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Growing bamboo for garden canes

 
pollinator
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Location: Kent, UK - Zone 8
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Hi folks,

I have belatedly realised I know next to nothing about bamboo, and need to fix this. I I have some bamboo in the garden - it looks like a black stemmed clumping variety and has been in place for as long as we have had the house. The clumps are VERY dense - gaps between stems are typically around 1cm. I have need of a bunch of garden canes and was thinking it might be viable to cut some bamboo, and early experiments were promising. Cut a few canes just now that were between about 8ft and 10ft long, and the bottom half of each was definitely thick enough to be usable.

BUT they seem very flexible. I'm guess that they will need to dry out/season before they become rigid enough to use?

Going forward, I would like to be able to regularly cut usable poles from the two established clumps I have. What do I need to do to them to make that achievable?

My current  thought process is that I should trim out all the thin growth, as I believe that they will never thicken up once their initial growth phase is over?  This should give more room in the clump for the thicker stems to develop, as well as make it easier to maintain in future.

Any thoughts?

My search of the forums brought up basically nothing on caring for bamboo with the intention of harvesting usable garden canes.
 
gardener
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Michael,

I think a bamboo patch is a nice way to compliment a garden.  Is yours a clumping variety?  Given your description it sounds like it is.

Regarding the pole flexibility, maybe you could weave a fence while the bamboo is still flexible and let it dry into a rigid structure.  I think that thinning out is a good practice, partially because you can get different diameter poles.  This is of course to say nothing of the overall plant health.  Bamboo is an incredibly useful plant.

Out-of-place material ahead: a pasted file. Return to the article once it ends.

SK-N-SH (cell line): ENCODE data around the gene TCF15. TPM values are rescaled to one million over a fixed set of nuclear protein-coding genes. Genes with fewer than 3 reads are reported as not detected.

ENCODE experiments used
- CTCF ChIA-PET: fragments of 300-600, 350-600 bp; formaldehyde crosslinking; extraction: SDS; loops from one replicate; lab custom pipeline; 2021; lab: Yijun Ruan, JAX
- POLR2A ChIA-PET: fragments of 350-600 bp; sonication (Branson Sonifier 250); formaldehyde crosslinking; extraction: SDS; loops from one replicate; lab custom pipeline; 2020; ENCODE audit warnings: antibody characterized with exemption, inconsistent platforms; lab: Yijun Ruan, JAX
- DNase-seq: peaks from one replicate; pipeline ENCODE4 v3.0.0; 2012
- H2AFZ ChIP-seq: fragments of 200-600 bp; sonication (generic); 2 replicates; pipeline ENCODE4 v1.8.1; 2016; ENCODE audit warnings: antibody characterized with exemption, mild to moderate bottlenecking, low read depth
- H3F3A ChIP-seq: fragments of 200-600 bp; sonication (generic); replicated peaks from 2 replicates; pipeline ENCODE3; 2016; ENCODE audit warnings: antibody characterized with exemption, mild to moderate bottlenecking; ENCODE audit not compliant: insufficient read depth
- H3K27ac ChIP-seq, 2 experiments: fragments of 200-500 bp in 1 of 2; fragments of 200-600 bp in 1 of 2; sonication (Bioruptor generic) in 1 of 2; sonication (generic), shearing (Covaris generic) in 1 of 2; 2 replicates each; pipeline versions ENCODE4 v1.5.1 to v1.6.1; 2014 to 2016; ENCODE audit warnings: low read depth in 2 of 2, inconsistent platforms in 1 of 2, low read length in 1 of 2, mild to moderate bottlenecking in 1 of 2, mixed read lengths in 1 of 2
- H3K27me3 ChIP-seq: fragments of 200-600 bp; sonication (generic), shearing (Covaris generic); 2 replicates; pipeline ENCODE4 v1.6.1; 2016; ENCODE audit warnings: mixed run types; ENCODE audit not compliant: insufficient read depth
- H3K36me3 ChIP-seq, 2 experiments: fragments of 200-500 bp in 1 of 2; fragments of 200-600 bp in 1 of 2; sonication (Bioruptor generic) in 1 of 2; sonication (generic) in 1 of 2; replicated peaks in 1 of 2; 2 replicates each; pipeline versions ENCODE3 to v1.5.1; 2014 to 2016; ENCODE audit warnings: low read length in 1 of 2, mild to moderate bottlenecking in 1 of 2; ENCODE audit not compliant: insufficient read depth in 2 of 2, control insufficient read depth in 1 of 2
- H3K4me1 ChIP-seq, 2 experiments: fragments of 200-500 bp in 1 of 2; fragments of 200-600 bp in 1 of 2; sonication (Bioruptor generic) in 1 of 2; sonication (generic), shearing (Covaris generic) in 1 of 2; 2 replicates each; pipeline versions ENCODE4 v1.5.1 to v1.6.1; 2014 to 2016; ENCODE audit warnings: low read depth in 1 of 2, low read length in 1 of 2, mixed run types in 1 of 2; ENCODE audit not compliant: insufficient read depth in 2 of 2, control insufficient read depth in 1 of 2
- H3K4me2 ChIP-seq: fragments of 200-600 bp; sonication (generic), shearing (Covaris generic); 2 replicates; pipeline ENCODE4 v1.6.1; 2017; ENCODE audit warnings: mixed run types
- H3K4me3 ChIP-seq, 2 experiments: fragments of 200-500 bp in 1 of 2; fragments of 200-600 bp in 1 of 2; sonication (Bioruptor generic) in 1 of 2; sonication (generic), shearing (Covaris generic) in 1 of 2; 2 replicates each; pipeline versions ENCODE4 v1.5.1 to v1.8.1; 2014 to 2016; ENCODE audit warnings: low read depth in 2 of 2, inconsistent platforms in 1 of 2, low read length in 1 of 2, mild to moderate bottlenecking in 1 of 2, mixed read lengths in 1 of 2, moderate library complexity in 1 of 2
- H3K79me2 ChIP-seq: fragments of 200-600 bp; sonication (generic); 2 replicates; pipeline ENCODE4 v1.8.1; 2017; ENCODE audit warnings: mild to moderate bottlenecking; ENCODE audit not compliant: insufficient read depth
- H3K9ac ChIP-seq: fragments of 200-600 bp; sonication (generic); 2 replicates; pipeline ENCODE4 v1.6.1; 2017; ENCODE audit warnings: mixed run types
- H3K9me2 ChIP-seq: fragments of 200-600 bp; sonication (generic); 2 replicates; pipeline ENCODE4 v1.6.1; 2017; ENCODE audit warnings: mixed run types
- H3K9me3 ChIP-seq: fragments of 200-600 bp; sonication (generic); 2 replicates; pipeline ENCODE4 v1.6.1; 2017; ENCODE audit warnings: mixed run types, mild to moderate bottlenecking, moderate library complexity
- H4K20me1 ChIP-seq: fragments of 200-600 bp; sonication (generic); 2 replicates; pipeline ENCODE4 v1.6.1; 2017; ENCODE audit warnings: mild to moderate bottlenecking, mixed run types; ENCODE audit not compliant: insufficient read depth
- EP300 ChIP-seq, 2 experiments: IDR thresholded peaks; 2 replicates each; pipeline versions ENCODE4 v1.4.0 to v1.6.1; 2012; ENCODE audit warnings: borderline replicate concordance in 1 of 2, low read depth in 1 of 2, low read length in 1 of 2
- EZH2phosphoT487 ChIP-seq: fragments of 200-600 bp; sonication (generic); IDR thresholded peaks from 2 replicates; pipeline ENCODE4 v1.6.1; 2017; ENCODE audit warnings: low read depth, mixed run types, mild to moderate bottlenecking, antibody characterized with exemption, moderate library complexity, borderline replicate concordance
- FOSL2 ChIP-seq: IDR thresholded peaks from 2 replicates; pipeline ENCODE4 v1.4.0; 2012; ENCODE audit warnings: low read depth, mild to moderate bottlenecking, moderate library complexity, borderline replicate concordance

I would be interested to know how your bamboo patch works out.

Eric
 
pollinator
Posts: 154
Location: Western Kentucky
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It takes bamboo culms a few years to fully harden, and yes, they do not get larger in diameter after the initial growing phase is done. They are more flexible when green. For longest lasting canes, put the ends in water until the leaves die to get all the sugar sap out.
 
Michael Cox
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Yes, I think it is a clumping variety.

The gardeners who are here periodically to deal with my parents ornamental garden seem to like it, and think it is an interesting ornamental variety. They propagated a few sections to go in pots on the patio, and established a few more plants near the current clump. I din't have any say in that decision and I hope we don't end up regretting it. You hear such bad things about bamboo spreading!

How long should I expect a cut and properly dried bamboo cane to be usable for? I'd expect to get at least a couple of years use from one, I think? I can probably store a LOT in the rafters of the garage.
 
Jordan Holland
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Michael Cox wrote:Yes, I think it is a clumping variety.

The gardeners who are here periodically to deal with my parents ornamental garden seem to like it, and think it is an interesting ornamental variety. They propagated a few sections to go in pots on the patio, and established a few more plants near the current clump. I din't have any say in that decision and I hope we don't end up regretting it. You hear such bad things about bamboo spreading!

How long should I expect a cut and properly dried bamboo cane to be usable for? I'd expect to get at least a couple of years use from one, I think? I can probably store a LOT in the rafters of the garage.



Two years may be doable. I wouldn't expect much more. The drier they stay, and the farther from the ground they stay, the longer they last.
 
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